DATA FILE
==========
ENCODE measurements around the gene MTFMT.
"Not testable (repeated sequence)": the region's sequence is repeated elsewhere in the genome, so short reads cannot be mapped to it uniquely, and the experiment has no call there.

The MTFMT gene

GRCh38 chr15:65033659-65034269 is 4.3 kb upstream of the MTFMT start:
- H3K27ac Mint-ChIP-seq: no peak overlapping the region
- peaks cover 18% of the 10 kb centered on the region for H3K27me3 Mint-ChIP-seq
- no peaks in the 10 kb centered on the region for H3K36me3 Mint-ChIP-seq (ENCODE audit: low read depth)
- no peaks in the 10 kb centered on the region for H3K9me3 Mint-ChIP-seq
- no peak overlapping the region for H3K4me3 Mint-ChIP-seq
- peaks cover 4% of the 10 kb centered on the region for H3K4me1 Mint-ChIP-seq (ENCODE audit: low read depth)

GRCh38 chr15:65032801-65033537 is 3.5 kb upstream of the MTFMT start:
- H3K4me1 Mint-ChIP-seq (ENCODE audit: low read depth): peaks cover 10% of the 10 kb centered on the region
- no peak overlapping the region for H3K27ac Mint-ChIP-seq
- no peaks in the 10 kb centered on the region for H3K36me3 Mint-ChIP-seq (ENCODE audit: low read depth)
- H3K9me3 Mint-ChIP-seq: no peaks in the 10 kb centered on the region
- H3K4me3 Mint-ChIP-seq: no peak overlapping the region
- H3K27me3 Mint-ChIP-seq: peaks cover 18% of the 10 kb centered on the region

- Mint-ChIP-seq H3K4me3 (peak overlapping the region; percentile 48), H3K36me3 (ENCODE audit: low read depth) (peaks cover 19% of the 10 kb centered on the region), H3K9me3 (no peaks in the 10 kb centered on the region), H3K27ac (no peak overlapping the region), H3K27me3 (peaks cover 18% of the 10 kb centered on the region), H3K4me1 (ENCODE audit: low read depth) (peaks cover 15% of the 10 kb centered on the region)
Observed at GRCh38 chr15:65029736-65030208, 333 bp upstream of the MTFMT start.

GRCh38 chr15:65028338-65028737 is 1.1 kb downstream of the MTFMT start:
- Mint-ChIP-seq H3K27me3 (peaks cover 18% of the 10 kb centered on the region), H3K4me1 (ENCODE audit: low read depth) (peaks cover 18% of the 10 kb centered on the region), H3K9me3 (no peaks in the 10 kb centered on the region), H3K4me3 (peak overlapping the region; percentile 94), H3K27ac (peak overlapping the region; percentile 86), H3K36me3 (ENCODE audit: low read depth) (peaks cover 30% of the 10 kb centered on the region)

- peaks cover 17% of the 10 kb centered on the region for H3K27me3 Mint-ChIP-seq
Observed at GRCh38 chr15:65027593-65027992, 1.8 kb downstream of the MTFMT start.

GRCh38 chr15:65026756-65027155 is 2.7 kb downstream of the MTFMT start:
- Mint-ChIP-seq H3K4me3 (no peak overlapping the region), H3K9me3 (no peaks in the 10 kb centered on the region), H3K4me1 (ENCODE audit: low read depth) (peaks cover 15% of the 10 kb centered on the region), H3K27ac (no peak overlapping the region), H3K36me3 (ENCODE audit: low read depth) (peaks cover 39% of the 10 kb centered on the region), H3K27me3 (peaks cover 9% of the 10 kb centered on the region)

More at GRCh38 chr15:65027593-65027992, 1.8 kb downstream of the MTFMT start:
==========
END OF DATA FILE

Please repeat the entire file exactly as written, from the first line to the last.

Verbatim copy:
ENCODE measurements around the gene MTFMT.
"Not testable (repeated sequence)": the region's sequence is repeated elsewhere in the genome, so short reads cannot be mapped to it uniquely, and the experiment has no call there.

The MTFMT gene

GRCh38 chr15:65033659-65034269 is 4.3 kb upstream of the MTFMT start:
- H3K27ac Mint-ChIP-seq: no peak overlapping the region
- peaks cover 18% of the 10 kb centered on the region for H3K27me3 Mint-ChIP-seq
- no peaks in the 10 kb centered on the region for H3K36me3 Mint-ChIP-seq (ENCODE audit: low read depth)
- no peaks in the 10 kb centered on the region for H3K9me3 Mint-ChIP-seq
- no peak overlapping the region for H3K4me3 Mint-ChIP-seq
- peaks cover 4% of the 10 kb centered on the region for H3K4me1 Mint-ChIP-seq (ENCODE audit: low read depth)

GRCh38 chr15:65032801-65033537 is 3.5 kb upstream of the MTFMT start:
- H3K4me1 Mint-ChIP-seq (ENCODE audit: low read depth): peaks cover 10% of the 10 kb centered on the region
- no peak overlapping the region for H3K27ac Mint-ChIP-seq
- no peaks in the 10 kb centered on the region for H3K36me3 Mint-ChIP-seq (ENCODE audit: low read depth)
- H3K9me3 Mint-ChIP-seq: no peaks in the 10 kb centered on the region
- H3K4me3 Mint-ChIP-seq: no peak overlapping the region
- H3K27me3 Mint-ChIP-seq: peaks cover 18% of the 10 kb centered on the region

- Mint-ChIP-seq H3K4me3 (peak overlapping the region; percentile 48), H3K36me3 (ENCODE audit: low read depth) (peaks cover 19% of the 10 kb centered on the region), H3K9me3 (no peaks in the 10 kb centered on the region), H3K27ac (no peak overlapping the region), H3K27me3 (peaks cover 18% of the 10 kb centered on the region), H3K4me1 (ENCODE audit: low read depth) (peaks cover 15% of the 10 kb centered on the region)
Observed at GRCh38 chr15:65029736-65030208, 333 bp upstream of the MTFMT start.

GRCh38 chr15:65028338-65028737 is 1.1 kb downstream of the MTFMT start:
- Mint-ChIP-seq H3K27me3 (peaks cover 18% of the 10 kb centered on the region), H3K4me1 (ENCODE audit: low read depth) (peaks cover 18% of the 10 kb centered on the region), H3K9me3 (no peaks in the 10 kb centered on the region), H3K4me3 (peak overlapping the region; percentile 94), H3K27ac (peak overlapping the region; percentile 86), H3K36me3 (ENCODE audit: low read depth) (peaks cover 30% of the 10 kb centered on the region)

- peaks cover 17% of the 10 kb centered on the region for H3K27me3 Mint-ChIP-seq
Observed at GRCh38 chr15:65027593-65027992, 1.8 kb downstream of the MTFMT start.

GRCh38 chr15:65026756-65027155 is 2.7 kb downstream of the MTFMT start:
- Mint-ChIP-seq H3K4me3 (no peak overlapping the region), H3K9me3 (no peaks in the 10 kb centered on the region), H3K4me1 (ENCODE audit: low read depth) (peaks cover 15% of the 10 kb centered on the region), H3K27ac (no peak overlapping the region), H3K36me3 (ENCODE audit: low read depth) (peaks cover 39% of the 10 kb centered on the region), H3K27me3 (peaks cover 9% of the 10 kb centered on the region)

More at GRCh38 chr15:65027593-65027992, 1.8 kb downstream of the MTFMT start: